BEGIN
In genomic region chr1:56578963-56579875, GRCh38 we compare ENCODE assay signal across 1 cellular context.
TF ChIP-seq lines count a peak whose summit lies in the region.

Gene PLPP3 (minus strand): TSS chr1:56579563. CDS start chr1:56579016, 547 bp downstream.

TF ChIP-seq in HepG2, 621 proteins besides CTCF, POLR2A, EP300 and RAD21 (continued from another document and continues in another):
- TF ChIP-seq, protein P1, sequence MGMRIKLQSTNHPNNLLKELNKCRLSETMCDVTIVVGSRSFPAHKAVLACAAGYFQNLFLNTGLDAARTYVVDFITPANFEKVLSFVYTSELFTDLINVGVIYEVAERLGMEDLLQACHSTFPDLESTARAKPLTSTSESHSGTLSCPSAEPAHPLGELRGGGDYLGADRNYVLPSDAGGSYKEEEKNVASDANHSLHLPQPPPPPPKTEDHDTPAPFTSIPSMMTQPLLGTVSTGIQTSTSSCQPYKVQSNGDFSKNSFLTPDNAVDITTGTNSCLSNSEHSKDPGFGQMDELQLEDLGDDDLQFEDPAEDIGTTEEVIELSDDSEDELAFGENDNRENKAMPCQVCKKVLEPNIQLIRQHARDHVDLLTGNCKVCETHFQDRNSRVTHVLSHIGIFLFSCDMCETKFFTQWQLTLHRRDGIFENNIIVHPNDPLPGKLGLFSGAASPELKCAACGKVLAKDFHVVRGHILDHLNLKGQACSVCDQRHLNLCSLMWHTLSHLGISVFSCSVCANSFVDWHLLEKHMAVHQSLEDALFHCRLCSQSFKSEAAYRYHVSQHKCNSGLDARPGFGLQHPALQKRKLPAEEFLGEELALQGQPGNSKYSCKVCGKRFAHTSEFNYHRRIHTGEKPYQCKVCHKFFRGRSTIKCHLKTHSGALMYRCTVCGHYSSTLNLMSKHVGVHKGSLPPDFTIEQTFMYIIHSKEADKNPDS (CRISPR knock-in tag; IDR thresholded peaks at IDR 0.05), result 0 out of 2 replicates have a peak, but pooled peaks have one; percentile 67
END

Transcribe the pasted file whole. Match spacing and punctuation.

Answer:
In genomic region chr1:56578963-56579875, GRCh38 we compare ENCODE assay signal across 1 cellular context.
TF ChIP-seq lines count a peak whose summit lies in the region.

Gene PLPP3 (minus strand): TSS chr1:56579563. CDS start chr1:56579016, 547 bp downstream.

TF ChIP-seq in HepG2, 621 proteins besides CTCF, POLR2A, EP300 and RAD21 (continued from another document and continues in another):
- TF ChIP-seq, protein P1, sequence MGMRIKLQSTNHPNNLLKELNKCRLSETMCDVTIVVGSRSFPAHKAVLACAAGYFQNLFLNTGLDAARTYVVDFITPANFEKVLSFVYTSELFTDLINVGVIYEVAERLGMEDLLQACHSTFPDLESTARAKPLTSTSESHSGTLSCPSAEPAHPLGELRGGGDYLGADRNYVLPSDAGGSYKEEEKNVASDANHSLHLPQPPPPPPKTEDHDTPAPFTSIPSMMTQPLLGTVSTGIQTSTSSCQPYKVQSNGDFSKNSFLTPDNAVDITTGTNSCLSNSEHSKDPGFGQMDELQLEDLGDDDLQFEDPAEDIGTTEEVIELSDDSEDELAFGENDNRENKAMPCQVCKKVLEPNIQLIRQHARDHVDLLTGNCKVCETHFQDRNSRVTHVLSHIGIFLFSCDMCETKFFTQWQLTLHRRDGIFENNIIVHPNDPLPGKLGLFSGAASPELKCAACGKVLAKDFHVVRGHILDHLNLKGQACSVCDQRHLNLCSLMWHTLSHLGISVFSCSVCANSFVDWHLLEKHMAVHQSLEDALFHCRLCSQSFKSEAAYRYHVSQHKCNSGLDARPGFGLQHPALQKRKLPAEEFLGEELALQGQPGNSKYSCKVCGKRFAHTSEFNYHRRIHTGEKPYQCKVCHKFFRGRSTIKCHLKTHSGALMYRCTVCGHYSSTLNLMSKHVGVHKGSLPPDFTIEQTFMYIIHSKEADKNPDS (CRISPR knock-in tag; IDR thresholded peaks at IDR 0.05), result 0 out of 2 replicates have a peak, but pooled peaks have one; percentile 67